The Jetsons were an animated television family in the early 1960s. Their space-age home was cleaned by Rosie the robot. They talked to each other via video and smartwatches and read the news on flat-screen televisions. Drone-like flying pods delivered their children to school. Voice-activated devices talked to them.
That was then; this is now.
As a result of the coronavirus pandemic, interior designers are busy planning the office of the future. Here’s a vision of what office workers may come back to (whenever that is).
The doors into our office building will open automatically so we don’t have to touch them. We will tell the elevator our floor so we don’t have to touch its buttons. Elevator occupancy will be regulated to enable social distancing.
Our office will have dividers separating workspaces spaced further apart. Break rooms and kitchens will have fewer chairs and signs documenting the last time they were cleaned.
All of this reverses the trend following the last recession in which companies were trying to do more with less space. Many packed their employees into open office spaces, a practice known as “densification.” This likely will be reversed now with more private spaces or personal offices for employees. Sensors will detect and warn of overcrowding; employees will take turns using private offices and will work from home otherwise.
One company is developing a concept called “Six Feet Office” with visually displayed foot traffic routing to keep employees six feet apart. Higher quality air filtration systems, UV lighting to sanitize surfaces, and more ubiquitous hand-sanitizing stations are predicted. So are infrared body temperature scanners and virus and antibody testing kits for employees.
We will need more space for fewer employees
All of this, of course, assumes we will return to our offices.
According to a new MIT report, 34 percent of Americans who previously commuted to work were working from home by the first week of April due to coronavirus. Prior to the pandemic, only 4 percent of the American workforce worked from home at least half the time.
Home offices are becoming more ubiquitous as a result. People are looking for ways to convert a closet or add a room to create more functional work-from-home space. They are buying desks, office supplies and computer technology more frequently than before.
Does this trend mean companies will lease less space? One way companies can lessen the financial impact of the pandemic is to reduce their rent obligations. However, while they may have fewer in-office employees, their social-distancing space may need to be larger, so that the two trends cancel each other out.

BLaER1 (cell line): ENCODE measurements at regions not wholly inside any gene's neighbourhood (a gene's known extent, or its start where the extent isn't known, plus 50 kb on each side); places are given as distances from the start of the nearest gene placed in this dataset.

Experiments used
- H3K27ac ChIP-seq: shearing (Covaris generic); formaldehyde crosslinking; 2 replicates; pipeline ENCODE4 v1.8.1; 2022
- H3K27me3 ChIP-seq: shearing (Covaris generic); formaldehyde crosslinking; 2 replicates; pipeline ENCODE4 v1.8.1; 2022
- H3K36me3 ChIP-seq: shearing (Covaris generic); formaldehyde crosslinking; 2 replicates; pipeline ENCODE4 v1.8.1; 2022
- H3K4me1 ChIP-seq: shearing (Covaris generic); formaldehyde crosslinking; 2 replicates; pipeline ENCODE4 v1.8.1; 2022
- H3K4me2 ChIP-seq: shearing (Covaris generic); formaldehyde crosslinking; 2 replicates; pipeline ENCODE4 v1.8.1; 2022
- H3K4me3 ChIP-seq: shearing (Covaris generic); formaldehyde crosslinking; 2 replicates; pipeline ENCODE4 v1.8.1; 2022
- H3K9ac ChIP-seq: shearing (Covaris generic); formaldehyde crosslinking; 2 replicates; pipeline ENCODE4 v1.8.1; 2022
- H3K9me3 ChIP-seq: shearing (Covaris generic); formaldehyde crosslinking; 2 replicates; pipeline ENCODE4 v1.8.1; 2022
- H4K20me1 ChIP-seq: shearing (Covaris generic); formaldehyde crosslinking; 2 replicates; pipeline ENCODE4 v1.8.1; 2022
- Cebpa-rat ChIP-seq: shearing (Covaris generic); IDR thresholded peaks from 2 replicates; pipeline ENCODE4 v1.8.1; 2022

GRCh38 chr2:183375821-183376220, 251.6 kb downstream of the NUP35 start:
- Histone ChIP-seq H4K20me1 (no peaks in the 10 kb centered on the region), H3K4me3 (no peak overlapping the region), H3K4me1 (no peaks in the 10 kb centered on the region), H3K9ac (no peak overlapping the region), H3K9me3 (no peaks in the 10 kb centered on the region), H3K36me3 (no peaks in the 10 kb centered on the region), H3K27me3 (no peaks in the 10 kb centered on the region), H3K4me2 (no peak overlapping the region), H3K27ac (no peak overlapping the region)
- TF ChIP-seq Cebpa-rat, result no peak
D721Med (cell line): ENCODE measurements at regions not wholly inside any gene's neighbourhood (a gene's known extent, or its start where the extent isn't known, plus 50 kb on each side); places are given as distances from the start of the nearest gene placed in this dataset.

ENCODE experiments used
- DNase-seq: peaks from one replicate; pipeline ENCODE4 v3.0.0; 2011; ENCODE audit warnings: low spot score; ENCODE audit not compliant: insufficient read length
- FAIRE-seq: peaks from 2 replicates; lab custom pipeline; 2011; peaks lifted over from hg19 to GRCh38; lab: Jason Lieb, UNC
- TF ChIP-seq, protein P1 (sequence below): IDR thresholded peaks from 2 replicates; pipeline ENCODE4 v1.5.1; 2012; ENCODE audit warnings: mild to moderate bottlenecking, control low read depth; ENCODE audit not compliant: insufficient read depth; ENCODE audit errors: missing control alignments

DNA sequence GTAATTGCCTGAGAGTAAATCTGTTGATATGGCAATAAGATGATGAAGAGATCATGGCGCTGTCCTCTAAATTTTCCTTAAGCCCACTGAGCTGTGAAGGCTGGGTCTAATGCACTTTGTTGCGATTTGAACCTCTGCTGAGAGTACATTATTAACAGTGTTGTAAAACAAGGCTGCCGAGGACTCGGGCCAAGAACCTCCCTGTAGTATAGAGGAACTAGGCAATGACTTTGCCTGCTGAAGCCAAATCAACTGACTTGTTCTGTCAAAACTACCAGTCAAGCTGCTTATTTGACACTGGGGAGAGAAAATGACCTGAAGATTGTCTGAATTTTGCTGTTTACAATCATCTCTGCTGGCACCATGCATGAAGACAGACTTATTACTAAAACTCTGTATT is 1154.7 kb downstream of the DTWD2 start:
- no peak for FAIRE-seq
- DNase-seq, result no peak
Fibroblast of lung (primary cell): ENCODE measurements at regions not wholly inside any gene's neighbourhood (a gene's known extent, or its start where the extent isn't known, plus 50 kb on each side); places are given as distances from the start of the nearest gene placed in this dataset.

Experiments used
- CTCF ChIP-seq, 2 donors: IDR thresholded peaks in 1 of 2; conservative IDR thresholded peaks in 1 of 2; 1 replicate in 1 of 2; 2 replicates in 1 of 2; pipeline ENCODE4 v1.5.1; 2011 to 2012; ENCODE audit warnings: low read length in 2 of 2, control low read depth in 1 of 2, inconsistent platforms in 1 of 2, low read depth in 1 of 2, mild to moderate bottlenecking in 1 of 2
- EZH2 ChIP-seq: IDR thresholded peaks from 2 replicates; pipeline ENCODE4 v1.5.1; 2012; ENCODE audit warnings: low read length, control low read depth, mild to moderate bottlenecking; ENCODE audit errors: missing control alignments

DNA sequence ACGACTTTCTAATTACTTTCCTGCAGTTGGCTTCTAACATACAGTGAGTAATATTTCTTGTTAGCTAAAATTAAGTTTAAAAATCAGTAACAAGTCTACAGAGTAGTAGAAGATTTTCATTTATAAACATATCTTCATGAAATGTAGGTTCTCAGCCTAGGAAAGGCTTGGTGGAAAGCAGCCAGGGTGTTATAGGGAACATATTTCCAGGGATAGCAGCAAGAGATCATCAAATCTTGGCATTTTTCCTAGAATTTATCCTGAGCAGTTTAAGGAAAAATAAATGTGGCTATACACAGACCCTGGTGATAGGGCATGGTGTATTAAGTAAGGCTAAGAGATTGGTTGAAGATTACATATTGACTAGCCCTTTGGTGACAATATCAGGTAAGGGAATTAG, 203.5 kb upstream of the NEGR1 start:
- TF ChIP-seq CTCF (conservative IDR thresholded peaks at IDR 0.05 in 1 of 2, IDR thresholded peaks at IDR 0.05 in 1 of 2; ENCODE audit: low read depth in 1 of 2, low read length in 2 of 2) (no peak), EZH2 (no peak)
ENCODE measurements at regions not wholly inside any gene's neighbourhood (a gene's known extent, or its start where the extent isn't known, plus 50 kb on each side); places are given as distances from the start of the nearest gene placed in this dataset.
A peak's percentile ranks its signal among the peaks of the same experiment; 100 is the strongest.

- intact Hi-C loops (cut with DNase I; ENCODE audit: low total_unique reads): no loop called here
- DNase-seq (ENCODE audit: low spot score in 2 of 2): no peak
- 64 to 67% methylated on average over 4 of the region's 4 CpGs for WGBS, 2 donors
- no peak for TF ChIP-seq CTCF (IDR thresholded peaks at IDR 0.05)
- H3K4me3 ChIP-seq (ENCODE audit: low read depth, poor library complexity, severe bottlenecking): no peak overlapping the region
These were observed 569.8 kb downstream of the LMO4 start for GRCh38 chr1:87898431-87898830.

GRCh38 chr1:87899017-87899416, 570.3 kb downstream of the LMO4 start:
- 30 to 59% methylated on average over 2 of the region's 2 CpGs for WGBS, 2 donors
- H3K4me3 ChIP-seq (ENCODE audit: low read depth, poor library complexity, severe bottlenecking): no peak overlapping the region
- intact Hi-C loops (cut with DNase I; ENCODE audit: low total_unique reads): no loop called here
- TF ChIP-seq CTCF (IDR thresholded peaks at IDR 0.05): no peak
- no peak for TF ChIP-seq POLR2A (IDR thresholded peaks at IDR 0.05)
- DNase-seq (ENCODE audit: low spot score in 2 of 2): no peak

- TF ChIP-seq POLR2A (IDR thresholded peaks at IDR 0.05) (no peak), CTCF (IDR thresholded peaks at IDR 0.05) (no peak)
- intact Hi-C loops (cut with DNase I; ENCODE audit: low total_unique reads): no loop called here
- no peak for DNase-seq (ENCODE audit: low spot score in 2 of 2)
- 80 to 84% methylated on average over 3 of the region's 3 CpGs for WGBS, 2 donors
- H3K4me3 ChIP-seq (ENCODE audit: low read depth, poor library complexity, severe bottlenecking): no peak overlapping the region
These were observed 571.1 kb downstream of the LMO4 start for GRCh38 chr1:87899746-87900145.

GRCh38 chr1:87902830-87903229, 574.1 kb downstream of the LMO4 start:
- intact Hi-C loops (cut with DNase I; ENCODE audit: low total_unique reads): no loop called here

“Return, O my soul, to your rest”
As we look to the future with the pandemic, it’s vital that we look to the past with our Lord.
Psalm 116 begins: “I love the Lord” (v. 1a). This is a present-tense affirmation and experience. But here is why the psalmist makes this declaration: “because he has heard my voice and my pleas for mercy” (v. 1b). He trusts God in the present because God has been trustworthy in the past.
The psalmist makes his point again: “Because he has inclined his ear to me, therefore I will call on him as long as I live” (v. 2, my emphasis). Once again, he bases his present faith in God on God’s faithfulness in the past.
He then illustrates: “The snares of death encompassed me; the pangs of Sheol laid hold on me; I suffered distress and anguish. Then I called on the name of the Lord: ‘O Lord, I pray, deliver my soul!’” (vv. 3–4).
This experience taught him that “gracious is the Lord, and righteous; our God is merciful” (v. 5). He knows “the Lord preserves the simple” because “when I was brought low, he saved me” (v. 6). Now he can say, “Return, O my soul, to your rest; for the Lord has dealt bountifully with you” (v. 7).
How to “cast all your anxiety on him”
What pandemic-induced changes in your life today are especially difficult for you? Name them, then identify times in the past when God has been faithful to you when you faced related challenges.
If you’re struggling financially, remember previous times when God met your needs. If you’re worried about the future, remember days when such worries were met by God’s grace. If you’re concerned about your family or health, remember when God provided for your family and health.
Now trust your present fears to your ever-present Father. He promises that “he will not leave you or forsake you” (Deuteronomy 31:6). Jesus assured us, “I am with you always, to the end of the age” (Matthew 28:20). You can “cast all your anxiety on him because he cares for you” (1 Peter 5:7).
R.C. Sproul observed: “The issue of faith is not so much whether we believe in God, but whether we believe the God we believe in.”
Jim Denison is the co-founder and chief vision officer of Denison Forum. He pastored churches in Texas and Georgia and now speaks and writes to empower believers to navigate cultural issues from a biblical perspective.
Welcome to the office of the future: How to ‘cast all your anxiety’ on God was first published in The Daily Article by the Denison Forum. Daily Articles are republished in the Baptist Standard under agreement with Denison Forum.